“I laid out our vision and listened to the depth of their answers, and it became clear to me that Change Healthcare could complete the necessary tasks at a reasonable cost,” the CEO said.

The Solution

The consultants immediately developed an organizational structure to help manage the project, including the identification of appropriate tools, the creation of governance guidelines, and escalation channels. Workflows, roles, and responsibilities were defined, along with communications channels.

Among the first tasks was to identify a business-services provider that could deliver the core system functionality the health plan needed to handle key business operations, including claims management. Change Healthcare assisted in developing an RFP that reflected the level of assistance the plan would need.

After multiple demonstrations from two finalists, the health plan selected Cognizant Technology Services, a business-process outsource firm. The decision was driven in large part by the flexibility of Cognizant’s offering and their willingness to customize their solution to deliver only the elements the health plan needed.

“We looked closely at the two finalists, and the consultants were very helpful in articulating the risks and rewards of both and how they aligned with our vision,” the CEO said. “They never said choose A over B. They simply provided information that helped us make the decision.”

In addition to assisting in developing contract language for the Cognizant engagement, which included multiple service-level agreements, the consultants also helped the plan select a handful of other third-party vendors to meet needs like coordination of benefits, claims payments, and disease management. Identifying outsourced requirements was complicated by the fact that much of the incumbent’s services had been provided through third parties. Hence, establishing the scope of the previous solution and identifying existing contracts proved a challenge.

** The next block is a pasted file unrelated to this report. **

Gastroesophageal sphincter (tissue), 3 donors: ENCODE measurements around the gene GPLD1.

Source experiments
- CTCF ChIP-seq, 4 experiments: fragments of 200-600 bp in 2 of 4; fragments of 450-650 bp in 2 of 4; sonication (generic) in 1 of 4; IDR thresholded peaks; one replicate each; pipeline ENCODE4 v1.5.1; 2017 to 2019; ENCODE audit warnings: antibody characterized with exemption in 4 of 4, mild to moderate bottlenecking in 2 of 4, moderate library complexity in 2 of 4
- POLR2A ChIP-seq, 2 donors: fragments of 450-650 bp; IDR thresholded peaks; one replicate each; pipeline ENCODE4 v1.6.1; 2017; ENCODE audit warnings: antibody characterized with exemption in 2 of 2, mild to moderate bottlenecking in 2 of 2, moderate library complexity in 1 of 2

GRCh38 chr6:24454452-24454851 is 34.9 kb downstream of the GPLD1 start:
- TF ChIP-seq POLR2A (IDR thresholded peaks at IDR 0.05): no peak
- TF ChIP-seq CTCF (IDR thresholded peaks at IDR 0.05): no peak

Throughout the engagement, Change Healthcare brought in expertise to assist in key tasks as the health plan ramped up its internal staff from less than 20 employees to more than 140.

“Change Healthcare’s specialists were important to our success,” said the plan’s chief operations officer. “It was clear the entire Change Healthcare team was ready to step up and go above and beyond.”

Although the pandemic shut down face-to-face meetings shortly after the initial kickoff, the parties adapted, and an enormous amount of work was done virtually, both in the planning and implementation phases.

All told, more than 20 separate Change Healthcare health-plan teams pursued various phases of the implementation, from regulatory compliance to refining provider and member policies. The workstreams advanced under the shadow of a fixed cutover date set for early spring 2021.

There was no flexibility in the deadline: The TPA contract would expire and could not be extended, so the health plan would have to be ready to take full control without disruptions in member and provider services.